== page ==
Floating Down the Mekong

I found myself buying a one way ticket to the Thai border on a whim. Pai was a disappointment, leaving me itching to get off the beaten path and as far away from hippy tourists as possible.

Early in the morning, I made my way to the center of Pai to catch a van that would take me to Chiang Khong, a town right on the border of Thailand and Laos. I quickly became friends with another girl heading that way and was happy to have a travel companion for this adventure since I had absolutely no idea what I was doing (typical, really). We climbed into a van and set off for the treacherous mountain roads.

We made a quick stop in Chiang Mai, where we had a chance to stretch our legs and buy a few snacks before getting into another van that took us the rest of the way to Chiang Khong. I didn’t realize how far we actually were from the border, but it ended up taking over 8 hours to get there. However, with views of rice paddies, mountains and beautiful Thai countryside along the way, it was hard to complain.

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The view from our guesthouse in Chiang Khong on the Thai side of the Mekong River

Eventually, around 5:30 pm, we reached Chiang Khong. By this point we were starving and set off to find some food in town. However, we found the whole town was basically shut down, except for a 7-Eleven and one restaurant on the banks of the Mekong. It took awhile to get our food, but it was delicious and incredibly cheap, just about $2.50 for an entire meal! After dinner, we made our way back to the guesthouse we were staying at for the night, which was a bit disappointing to say the least. The bed was gross, bugs were everywhere and the shower was a bucket. A literal bucket. But at that point we were so tired, we could only laugh at the situation and try our best to get some rest.

After an uncomfortable night, we woke up early for breakfast before getting into a pickup truck that drove us to the border, stopping on the way to feed some ducks in a pond for some reason. We had to go through immigration twice, once on the Thai side of the border and again on the Laos side. We showed our passports, paid our fees and boarded a bus that drove us across the Mekong River, the border between Thailand and Laos. Once on the Laos side of the Mekong, we got in line again to show our passports and get our visas. It took a little while and quite a bit of confusion (just like any border crossing), but eventually we got our visas and boarded yet another bus, which took us to the banks of the Mekong.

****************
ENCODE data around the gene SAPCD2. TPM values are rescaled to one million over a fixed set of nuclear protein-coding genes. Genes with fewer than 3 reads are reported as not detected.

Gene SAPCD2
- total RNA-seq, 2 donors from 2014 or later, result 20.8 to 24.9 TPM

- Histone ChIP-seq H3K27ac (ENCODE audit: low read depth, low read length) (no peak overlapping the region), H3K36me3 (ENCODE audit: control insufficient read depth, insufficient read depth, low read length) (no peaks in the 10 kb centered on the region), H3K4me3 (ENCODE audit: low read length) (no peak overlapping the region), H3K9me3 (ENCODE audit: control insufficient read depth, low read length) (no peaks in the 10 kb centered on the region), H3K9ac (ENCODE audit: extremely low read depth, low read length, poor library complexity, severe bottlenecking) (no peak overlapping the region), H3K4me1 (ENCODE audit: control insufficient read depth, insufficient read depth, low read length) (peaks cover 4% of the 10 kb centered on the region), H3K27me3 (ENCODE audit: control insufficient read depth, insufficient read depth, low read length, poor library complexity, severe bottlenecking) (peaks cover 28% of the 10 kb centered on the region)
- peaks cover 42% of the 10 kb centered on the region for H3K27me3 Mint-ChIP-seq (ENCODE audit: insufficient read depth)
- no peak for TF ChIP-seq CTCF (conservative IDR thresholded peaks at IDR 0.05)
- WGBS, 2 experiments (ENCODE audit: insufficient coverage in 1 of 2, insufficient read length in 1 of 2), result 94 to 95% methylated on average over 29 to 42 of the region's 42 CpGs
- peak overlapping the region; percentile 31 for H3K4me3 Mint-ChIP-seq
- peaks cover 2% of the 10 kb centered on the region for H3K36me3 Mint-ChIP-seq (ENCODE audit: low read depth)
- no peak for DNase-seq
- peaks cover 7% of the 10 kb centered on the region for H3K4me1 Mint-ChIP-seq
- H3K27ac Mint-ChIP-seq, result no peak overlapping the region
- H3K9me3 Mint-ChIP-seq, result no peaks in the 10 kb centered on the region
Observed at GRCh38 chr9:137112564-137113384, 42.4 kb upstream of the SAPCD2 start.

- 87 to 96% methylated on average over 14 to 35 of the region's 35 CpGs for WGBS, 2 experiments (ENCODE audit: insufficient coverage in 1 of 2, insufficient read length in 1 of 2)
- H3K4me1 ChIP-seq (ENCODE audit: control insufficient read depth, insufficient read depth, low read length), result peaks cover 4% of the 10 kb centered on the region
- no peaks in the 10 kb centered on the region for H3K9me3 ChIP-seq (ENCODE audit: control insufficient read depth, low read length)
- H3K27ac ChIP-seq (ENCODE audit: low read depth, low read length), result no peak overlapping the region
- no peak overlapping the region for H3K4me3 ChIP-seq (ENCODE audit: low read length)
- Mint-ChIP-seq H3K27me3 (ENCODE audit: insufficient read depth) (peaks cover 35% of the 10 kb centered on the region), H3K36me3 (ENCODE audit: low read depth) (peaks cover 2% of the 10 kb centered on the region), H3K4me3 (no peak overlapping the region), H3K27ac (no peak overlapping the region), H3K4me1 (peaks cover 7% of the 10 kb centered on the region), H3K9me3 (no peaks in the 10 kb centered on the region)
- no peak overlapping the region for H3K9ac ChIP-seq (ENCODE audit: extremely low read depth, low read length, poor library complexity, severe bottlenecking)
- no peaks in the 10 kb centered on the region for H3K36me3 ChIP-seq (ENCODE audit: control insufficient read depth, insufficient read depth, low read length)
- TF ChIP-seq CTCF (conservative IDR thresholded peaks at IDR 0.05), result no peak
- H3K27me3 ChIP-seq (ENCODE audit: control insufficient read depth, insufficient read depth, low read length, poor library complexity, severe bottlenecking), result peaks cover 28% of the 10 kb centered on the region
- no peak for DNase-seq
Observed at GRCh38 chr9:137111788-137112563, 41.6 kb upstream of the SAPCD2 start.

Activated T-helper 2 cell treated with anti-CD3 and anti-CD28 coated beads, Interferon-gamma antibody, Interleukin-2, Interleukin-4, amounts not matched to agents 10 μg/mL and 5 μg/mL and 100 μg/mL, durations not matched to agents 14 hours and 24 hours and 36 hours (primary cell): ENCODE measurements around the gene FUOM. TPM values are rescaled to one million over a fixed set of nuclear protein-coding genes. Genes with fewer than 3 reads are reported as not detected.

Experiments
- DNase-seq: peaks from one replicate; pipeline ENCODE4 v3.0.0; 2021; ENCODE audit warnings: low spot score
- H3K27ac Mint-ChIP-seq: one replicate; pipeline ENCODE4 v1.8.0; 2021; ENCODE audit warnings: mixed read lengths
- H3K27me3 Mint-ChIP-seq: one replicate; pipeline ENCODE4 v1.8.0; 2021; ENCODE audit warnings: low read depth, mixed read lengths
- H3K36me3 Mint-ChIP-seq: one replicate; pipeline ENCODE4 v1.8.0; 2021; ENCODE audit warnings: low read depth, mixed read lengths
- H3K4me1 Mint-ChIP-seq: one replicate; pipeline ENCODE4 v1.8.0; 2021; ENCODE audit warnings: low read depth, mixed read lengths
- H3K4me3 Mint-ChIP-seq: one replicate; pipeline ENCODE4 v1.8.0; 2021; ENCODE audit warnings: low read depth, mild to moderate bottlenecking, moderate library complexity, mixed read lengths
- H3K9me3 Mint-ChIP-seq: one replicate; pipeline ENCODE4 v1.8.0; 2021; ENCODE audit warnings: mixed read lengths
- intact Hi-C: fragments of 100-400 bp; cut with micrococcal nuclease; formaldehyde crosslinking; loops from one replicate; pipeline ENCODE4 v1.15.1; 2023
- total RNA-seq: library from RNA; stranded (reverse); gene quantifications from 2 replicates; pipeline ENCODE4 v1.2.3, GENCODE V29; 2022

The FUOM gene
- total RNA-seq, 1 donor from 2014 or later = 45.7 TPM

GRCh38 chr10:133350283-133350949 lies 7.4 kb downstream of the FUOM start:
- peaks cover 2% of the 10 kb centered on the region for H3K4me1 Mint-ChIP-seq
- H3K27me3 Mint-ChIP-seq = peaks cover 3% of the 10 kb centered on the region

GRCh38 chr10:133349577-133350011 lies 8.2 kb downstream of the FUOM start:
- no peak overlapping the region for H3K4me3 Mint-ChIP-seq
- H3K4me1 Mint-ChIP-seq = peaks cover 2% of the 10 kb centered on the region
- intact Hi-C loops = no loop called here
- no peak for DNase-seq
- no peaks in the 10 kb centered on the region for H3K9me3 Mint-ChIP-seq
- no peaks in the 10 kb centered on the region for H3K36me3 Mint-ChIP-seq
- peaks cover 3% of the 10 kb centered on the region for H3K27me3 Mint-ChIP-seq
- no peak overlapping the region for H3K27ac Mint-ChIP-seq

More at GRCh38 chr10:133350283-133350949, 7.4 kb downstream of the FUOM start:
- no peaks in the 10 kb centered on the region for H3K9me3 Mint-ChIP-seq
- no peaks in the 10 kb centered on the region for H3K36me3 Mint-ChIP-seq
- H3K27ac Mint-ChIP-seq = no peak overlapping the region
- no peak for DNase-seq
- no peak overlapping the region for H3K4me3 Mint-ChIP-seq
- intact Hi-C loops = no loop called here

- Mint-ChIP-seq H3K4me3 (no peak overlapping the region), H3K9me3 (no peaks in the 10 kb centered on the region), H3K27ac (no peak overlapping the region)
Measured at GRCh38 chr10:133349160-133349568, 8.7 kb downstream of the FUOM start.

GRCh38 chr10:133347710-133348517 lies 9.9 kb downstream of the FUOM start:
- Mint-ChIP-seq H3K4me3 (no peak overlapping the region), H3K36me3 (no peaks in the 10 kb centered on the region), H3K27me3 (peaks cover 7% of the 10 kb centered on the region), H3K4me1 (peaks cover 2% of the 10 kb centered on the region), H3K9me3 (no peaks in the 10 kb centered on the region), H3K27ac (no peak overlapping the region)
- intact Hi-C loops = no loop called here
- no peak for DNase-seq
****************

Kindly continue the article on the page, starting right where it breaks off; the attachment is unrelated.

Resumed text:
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Enjoying a cold Beer Lao in not so comfy recycled van seats

Once we arrived at the river, we stocked up on some snacks and beer and boarded the long boat that we would be spending the next two days on. The boat was equipped with ancient seats recycled from a van, but was cozy in a way. We cracked open some cheap Beer Lao and sat back for a relaxing (and very slow) journey down the Mekong.

I don’t say this lightly, but floating down the Mekong was one of the most unique, amazing and overall best experiences of my life. While there were several tourists on board, there were also many locals who invited us to share lunch with them as we floated past villages and spotted wild elephants on the banks of the river. People played card games and music while sipping cold beers to pass the time as we made our way down the river towards Luang Prabang.

Around 5:30pm, we made it Pak Beng, a small town on the banks of the Mekong where we spent the night. It’s an interesting little town built up to accommodate visitors making their way down the river. There’s one paved street lined with guesthouses, restaurants and shops, but this street abruptly ends and gives way to huts on the hillside where to locals live. We got off the boat and found a man who offered to drive us to a guesthouse in the back of his truck. Although it sounds sketchy, this guesthouse turned out to be pretty nice with clean beds and a shower. After a delicious dinner in town, we had an early night to get some rest before continuing our trip down the river.

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The boat on day two was much nicer. Locals mostly sat in the front of the boat so they could get on and off easier while foreigners sat in the back.

The next morning we had breakfast at the guesthouse before heading down to the bank of the river where we boarded the long boat for the second day of our journey.  Fortunately, this time we were able to grab some great seats with a table, which were much more comfortable than the recycled van seats! Much like the first day, day two consisted of snacks, beer and passing the time with books, music and card games as stunning scenery drifted past us. We waved to other boats floating by and occasionally made stops at villages along the way to let locals get on and off, which always seemed to be a community event with everyone coming out of their homes to greet the boat.

After two days on the boat, we finally approached our final destination, the city of Luang Prabang. Floating down the Mekong was one of the most unforgettable experiences of my life and I was feeling renewed and excited about being in a place that felt authentic and not entirely overrun by Westerners. I felt like my adventure in Laos was just beginning and I was so excited to spend a few days exploring Luang Prabang, a town I admittedly knew very little about.

 

 

 

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